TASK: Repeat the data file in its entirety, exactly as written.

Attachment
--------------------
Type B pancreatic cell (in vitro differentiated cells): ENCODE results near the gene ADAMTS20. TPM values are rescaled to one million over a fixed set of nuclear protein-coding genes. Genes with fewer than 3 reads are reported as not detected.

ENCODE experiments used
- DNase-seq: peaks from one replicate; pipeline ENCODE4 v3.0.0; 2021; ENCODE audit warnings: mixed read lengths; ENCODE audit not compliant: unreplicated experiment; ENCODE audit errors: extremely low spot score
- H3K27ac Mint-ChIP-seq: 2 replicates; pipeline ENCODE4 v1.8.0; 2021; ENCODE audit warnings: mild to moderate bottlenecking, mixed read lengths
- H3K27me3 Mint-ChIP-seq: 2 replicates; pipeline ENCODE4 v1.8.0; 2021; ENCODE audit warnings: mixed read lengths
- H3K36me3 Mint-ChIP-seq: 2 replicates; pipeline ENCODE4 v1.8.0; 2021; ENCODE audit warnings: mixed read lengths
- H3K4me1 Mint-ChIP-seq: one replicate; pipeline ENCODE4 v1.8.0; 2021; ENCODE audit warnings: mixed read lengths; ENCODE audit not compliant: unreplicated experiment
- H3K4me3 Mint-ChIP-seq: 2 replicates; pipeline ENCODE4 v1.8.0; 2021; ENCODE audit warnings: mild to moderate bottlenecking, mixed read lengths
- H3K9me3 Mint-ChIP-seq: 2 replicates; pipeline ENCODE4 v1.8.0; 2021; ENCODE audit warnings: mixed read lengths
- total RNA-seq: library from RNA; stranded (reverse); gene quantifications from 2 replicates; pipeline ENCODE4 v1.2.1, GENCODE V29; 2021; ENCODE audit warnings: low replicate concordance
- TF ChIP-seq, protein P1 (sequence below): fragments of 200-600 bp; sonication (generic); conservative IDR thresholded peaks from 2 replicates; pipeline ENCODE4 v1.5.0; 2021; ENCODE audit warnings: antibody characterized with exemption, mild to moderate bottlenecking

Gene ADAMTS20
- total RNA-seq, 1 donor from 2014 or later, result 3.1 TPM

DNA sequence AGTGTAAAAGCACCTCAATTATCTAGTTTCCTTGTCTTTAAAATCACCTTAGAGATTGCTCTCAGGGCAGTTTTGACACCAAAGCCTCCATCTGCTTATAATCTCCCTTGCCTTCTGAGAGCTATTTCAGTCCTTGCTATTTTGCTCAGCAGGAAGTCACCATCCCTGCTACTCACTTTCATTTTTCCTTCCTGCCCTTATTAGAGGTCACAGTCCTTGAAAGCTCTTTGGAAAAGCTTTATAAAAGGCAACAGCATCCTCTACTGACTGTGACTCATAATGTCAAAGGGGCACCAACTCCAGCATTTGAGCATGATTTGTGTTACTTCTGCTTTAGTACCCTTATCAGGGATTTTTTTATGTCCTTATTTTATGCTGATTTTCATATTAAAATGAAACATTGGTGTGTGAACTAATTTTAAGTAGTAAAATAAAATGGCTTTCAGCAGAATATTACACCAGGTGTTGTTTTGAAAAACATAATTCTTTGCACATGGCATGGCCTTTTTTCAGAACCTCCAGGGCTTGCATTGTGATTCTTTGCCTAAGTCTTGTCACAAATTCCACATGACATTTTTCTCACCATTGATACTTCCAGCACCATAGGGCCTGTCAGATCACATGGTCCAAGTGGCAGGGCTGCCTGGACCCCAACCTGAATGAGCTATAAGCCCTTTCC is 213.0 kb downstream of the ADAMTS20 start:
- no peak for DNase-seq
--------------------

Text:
Type B pancreatic cell (in vitro differentiated cells): ENCODE results near the gene ADAMTS20. TPM values are rescaled to one million over a fixed set of nuclear protein-coding genes. Genes with fewer than 3 reads are reported as not detected.

ENCODE experiments used
- DNase-seq: peaks from one replicate; pipeline ENCODE4 v3.0.0; 2021; ENCODE audit warnings: mixed read lengths; ENCODE audit not compliant: unreplicated experiment; ENCODE audit errors: extremely low spot score
- H3K27ac Mint-ChIP-seq: 2 replicates; pipeline ENCODE4 v1.8.0; 2021; ENCODE audit warnings: mild to moderate bottlenecking, mixed read lengths
- H3K27me3 Mint-ChIP-seq: 2 replicates; pipeline ENCODE4 v1.8.0; 2021; ENCODE audit warnings: mixed read lengths
- H3K36me3 Mint-ChIP-seq: 2 replicates; pipeline ENCODE4 v1.8.0; 2021; ENCODE audit warnings: mixed read lengths
- H3K4me1 Mint-ChIP-seq: one replicate; pipeline ENCODE4 v1.8.0; 2021; ENCODE audit warnings: mixed read lengths; ENCODE audit not compliant: unreplicated experiment
- H3K4me3 Mint-ChIP-seq: 2 replicates; pipeline ENCODE4 v1.8.0; 2021; ENCODE audit warnings: mild to moderate bottlenecking, mixed read lengths
- H3K9me3 Mint-ChIP-seq: 2 replicates; pipeline ENCODE4 v1.8.0; 2021; ENCODE audit warnings: mixed read lengths
- total RNA-seq: library from RNA; stranded (reverse); gene quantifications from 2 replicates; pipeline ENCODE4 v1.2.1, GENCODE V29; 2021; ENCODE audit warnings: low replicate concordance
- TF ChIP-seq, protein P1 (sequence below): fragments of 200-600 bp; sonication (generic); conservative IDR thresholded peaks from 2 replicates; pipeline ENCODE4 v1.5.0; 2021; ENCODE audit warnings: antibody characterized with exemption, mild to moderate bottlenecking

Gene ADAMTS20
- total RNA-seq, 1 donor from 2014 or later, result 3.1 TPM

DNA sequence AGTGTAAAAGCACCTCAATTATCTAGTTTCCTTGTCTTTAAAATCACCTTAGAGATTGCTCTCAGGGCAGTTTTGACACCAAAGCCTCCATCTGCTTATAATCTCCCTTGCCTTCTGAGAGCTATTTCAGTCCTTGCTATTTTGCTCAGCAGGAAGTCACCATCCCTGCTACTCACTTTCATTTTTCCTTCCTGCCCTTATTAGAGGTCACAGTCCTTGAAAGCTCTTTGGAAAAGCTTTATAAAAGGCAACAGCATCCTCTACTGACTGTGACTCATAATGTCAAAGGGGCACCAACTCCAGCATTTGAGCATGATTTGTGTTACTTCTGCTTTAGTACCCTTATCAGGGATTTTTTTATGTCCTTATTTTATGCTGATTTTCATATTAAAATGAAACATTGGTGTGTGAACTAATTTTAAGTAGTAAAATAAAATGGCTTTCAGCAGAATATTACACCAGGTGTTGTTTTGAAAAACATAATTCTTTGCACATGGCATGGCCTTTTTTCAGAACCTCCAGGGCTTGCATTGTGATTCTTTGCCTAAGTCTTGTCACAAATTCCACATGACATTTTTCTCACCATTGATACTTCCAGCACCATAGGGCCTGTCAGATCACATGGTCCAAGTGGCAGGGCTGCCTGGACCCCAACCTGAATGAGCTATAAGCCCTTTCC is 213.0 kb downstream of the ADAMTS20 start:
- no peak for DNase-seq